Public concerns the assemblies must address:
Building permits are building development consents granted to any worthy or prospective developer or person by a statutory authority or organizations to construct buildings or related structures in an approved location,; within a set time frame and in line with local or national building regulations.
It is a legal document covering any building’ property for which its plans are found to be suitable for implementation and eventual human habitation or use. Building permits are commonly granted to cover permanent structures, which include residential, industrial to commercial buildings, as well as temporary or makeshift structures such as kiosks, metal sea containers, local fabricated metal containers otherwise known as container shops and that of advertising hoardings or signs.
These permits also provide necessary guarantees that a proposed building or related structure is to a large extent suitable for construction. It means that proposed land to host the building is ideal, the material specifications for the building are satisfactory, the general architectural, engineering and planning standards have been met and in every way conducive for human use whether for commercial, industrial production, recreation or worship activity.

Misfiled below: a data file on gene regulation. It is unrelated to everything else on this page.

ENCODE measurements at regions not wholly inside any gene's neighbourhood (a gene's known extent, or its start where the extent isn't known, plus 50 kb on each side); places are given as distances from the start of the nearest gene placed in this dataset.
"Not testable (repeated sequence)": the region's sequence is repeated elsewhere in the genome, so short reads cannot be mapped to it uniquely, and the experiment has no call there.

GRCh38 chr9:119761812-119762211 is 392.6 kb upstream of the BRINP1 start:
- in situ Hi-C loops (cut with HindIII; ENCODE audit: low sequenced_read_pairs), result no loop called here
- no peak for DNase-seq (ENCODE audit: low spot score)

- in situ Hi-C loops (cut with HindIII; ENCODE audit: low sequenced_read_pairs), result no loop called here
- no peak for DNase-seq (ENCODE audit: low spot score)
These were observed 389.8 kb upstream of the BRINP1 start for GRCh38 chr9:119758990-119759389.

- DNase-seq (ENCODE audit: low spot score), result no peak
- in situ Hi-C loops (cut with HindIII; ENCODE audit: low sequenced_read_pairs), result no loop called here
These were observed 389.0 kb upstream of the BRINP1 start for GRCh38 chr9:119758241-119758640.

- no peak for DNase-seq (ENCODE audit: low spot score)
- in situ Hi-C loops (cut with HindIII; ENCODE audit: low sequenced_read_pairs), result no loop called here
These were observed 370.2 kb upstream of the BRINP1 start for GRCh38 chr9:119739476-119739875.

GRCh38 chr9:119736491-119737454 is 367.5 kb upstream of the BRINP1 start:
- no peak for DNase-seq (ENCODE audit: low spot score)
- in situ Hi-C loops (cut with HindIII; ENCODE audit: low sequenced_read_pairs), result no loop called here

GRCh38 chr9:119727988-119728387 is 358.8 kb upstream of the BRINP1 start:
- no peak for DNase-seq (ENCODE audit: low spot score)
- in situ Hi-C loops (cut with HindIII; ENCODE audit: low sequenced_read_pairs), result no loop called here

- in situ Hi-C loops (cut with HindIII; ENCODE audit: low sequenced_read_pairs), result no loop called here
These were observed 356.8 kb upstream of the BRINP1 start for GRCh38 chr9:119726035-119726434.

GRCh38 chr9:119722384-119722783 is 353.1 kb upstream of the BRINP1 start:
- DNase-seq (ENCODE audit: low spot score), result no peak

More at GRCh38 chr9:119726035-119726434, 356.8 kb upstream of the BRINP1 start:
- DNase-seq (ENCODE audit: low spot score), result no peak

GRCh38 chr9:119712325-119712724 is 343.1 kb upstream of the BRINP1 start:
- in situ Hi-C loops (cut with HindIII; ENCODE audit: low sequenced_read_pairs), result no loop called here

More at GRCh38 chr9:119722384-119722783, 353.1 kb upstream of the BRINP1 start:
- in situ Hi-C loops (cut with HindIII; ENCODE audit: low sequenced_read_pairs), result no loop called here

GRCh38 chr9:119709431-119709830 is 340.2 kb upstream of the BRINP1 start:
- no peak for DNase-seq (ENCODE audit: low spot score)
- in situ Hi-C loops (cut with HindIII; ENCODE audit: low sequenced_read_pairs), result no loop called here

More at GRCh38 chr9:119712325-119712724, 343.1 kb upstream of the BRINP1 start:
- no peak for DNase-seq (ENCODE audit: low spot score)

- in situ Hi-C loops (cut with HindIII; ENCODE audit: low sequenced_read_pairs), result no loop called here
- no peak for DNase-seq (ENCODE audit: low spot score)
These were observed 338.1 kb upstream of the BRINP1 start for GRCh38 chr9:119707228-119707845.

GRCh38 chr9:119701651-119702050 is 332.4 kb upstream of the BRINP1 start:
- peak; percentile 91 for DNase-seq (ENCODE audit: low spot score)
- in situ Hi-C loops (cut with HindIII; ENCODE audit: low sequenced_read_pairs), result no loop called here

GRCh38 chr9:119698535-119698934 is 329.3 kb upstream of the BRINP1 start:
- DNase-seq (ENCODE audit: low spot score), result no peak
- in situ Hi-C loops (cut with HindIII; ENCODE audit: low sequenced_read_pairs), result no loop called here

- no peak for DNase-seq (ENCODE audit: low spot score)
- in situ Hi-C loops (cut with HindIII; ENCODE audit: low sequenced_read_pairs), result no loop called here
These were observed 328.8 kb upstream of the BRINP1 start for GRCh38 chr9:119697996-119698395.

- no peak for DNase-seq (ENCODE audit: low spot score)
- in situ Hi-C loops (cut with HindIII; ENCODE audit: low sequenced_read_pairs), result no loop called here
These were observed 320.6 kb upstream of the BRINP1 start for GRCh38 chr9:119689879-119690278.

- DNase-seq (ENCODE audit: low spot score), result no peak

Local authorities or district assemblies generally receive, process and grants such permits. In some districts, development organisations such as Tema Development Corporation, Volta River Authority, State Housing Company, Ports; Authority and Aviation "Authority have specific and defined jurisdiction that they administer by way of land administration, and physical: structure management Which include housing and infra structural development.
These organisations thus have some level of inputs to the eventual permits that are granted. In almost all cases however, the local authorities within which the above agencies operate command final authority in so far as general physical development and building permits are concered.